Morgan Stanley’s 2024 Outlook: Slowing Economy, Policy Easing And Challenging Set-Up For Markets

By Vishwanath Tirupattur, global head of Quantitative Research at Morgan Stanley

Later today, we will publish our year-ahead outlook. Personally, it is a milestone – it is the 20th year that I have had the privilege of being part of this annual crystal ball-gazing at Morgan Stanley Research. For those of us steeped in the daily grind of the markets, stepping back and imagining how the economies and markets evolve over the course of the year ahead is a challenging endeavor, and one we take seriously. We strive to achieve cohesion and consistency in our outlooks across economies and markets through a highly collaborative and deliberative exercise involving our economics and strategy teams globally.

Our economists led by Seth Carpenter, Morgan Stanley’s chief global economist, expect below-trend growth in developed markets (DM) and a mixed growth picture evolving in emerging markets (EM). They see restrictive monetary policy of the last two years continuing to exert pressure on the global economic cycle over 2024. Positing that while global inflation has peaked, returning to target levels will take a period of below-par growth, they expect to see global growth slowing with most DM economies avoiding recession while taming inflation. They acknowledge that while recessions remain a risk everywhere, any recession in our baseline scenario (such as in the UK) should be shallow as inflation is falling with full employment, so real incomes hold up, leaving consumption resilient, despite more volatile investment spending.

The risk of a debt-deflation trap remains in place for China, resulting in a subpar improvement in both growth and inflation which weighs on headline growth in EM.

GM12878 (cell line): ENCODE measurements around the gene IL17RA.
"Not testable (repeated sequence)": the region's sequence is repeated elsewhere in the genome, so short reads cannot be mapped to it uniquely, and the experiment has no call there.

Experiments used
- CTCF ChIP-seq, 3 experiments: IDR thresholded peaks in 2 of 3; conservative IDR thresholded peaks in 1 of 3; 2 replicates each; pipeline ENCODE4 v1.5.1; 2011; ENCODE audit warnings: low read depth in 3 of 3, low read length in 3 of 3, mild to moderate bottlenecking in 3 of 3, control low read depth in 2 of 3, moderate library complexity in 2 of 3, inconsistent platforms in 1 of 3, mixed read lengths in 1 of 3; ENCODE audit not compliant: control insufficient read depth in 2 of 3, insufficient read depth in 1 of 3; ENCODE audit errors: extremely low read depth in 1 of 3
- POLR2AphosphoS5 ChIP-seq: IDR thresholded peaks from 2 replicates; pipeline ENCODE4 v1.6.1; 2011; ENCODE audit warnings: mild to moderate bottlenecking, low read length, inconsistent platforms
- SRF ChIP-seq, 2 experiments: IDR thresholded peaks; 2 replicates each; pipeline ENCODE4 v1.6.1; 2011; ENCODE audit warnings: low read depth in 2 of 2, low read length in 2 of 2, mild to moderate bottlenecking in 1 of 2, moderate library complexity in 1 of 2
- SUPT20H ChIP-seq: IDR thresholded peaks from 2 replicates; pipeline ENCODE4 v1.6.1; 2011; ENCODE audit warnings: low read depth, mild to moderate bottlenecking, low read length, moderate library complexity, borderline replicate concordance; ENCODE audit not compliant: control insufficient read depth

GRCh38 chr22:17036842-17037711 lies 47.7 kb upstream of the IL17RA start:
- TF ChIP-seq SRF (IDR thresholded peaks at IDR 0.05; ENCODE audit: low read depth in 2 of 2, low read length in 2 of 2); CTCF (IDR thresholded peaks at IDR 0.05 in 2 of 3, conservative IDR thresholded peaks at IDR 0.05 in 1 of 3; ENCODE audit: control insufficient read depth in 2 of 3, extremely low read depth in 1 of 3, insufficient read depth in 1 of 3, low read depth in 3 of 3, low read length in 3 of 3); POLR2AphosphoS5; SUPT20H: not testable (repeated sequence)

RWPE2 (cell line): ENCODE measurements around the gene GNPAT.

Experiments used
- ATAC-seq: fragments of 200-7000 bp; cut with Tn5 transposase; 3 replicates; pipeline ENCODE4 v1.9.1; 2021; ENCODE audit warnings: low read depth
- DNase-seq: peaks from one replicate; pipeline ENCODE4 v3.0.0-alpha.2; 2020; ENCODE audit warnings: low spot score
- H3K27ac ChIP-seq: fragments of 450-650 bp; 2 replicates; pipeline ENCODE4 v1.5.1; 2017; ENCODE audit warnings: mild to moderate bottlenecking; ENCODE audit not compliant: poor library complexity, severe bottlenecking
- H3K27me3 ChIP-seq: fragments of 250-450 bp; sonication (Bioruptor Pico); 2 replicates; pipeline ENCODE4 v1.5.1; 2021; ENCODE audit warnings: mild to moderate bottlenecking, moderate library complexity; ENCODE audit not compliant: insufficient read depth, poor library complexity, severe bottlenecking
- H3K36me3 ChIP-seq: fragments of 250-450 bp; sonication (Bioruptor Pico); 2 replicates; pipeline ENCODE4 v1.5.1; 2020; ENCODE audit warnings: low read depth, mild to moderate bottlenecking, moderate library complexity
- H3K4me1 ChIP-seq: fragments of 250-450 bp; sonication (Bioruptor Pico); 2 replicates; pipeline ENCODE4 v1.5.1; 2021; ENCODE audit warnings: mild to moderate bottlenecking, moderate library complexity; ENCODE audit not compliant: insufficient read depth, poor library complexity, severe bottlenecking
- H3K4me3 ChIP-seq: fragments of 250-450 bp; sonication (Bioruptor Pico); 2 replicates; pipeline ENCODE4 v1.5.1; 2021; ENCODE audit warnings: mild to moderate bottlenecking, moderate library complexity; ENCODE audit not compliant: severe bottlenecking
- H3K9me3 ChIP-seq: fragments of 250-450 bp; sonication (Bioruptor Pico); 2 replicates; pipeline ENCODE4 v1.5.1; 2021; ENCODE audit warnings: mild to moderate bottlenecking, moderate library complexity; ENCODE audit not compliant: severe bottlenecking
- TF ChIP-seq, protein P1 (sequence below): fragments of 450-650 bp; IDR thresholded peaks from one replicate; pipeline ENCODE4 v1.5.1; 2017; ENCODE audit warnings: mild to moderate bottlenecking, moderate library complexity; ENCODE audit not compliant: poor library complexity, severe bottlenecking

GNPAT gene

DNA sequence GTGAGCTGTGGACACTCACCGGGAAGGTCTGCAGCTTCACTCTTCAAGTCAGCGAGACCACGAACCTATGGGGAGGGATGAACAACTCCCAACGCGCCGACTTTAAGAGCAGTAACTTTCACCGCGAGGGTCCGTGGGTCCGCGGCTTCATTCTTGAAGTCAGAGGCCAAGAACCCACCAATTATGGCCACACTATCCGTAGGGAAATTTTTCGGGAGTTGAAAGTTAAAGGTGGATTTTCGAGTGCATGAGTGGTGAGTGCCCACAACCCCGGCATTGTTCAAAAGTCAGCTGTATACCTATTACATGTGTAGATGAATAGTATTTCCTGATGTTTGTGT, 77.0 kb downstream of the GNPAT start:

While growth remains robust in select EM economies such as India, Indonesia and the Philippines, it won’t be sufficient to offset the drag from China.

After nearly two years of aggressive monetary policy, our economists expect policy rates across most DMs, with the notable exception of Japan, to remain broadly on hold in 1H24 and decline only gradually as inflation cools towards target levels.

Thus, despite the start of easing. policy rates in DMs remain restrictive even at the end of 2024. Japan continues to play to a different tune, inching towards policy normalization from the other end of the policy spectrum. Our economists expect the BoJ to remove both the Negative Interest Rate Policy (NIRP) as well as Yield Curve Control (YCC) in January 2024 and hike once in July 2024.

For markets, 2024 presents a challenging set-up. Many markets have already priced a smooth macro transition, a soft landing characterized by moderating growth and inflation and eventually easier policy.

Thus, justifying current valuations across many asset classes requires the macro outlook to stick the landing perfectly. In that sense, there is little room for error. Unlike the last two years when we had a strong preference for RoW over US, we expect that US assets will find 2024 easier, and EM markets less so. In currencies, we expect that USD strength endures through 1Q, as growth and rate divergence continue and USD’s defensive characteristics remain alluring. JPY outperforms on the back of the BoJ exiting YCC and NIRP.

A slowing economy and policy easing set the stage for yields to be lower in the US, Europe, the UK and the dollar bloc, and yield curves to steepen. We think that this is a good set-up for ‘income investing’. For yield-focused investors seeking 6%+ yields, we see a wide range of opportunities across high-quality fixed income – DM government bonds, IG credit, agency MBS and senior tranches of securitized credit.

Given that there is little room for error, we lean towards a defensive posture, particularly in equities. Japan is our most preferred region while EM is our least preferred, dragged down by Asia growth. For US equities, we continue to recommend a defensive growth and late-cycle cyclicals barbell and look for a durable earnings recovery to emerge during 2024 even as we expect the earnings recession to continue in the short term. Meanwhile, we expect European equity earnings to trough in 1Q, but any recovery is likely to be L-shaped.

2023 has been a challenging year for markets and 2024 won’t be easy either, but we expect the nature of the challenge to be different.

You will get the full story in our global outlooks coming out later today and more detailed asset class-specific outlooks that follow. Stay tuned.

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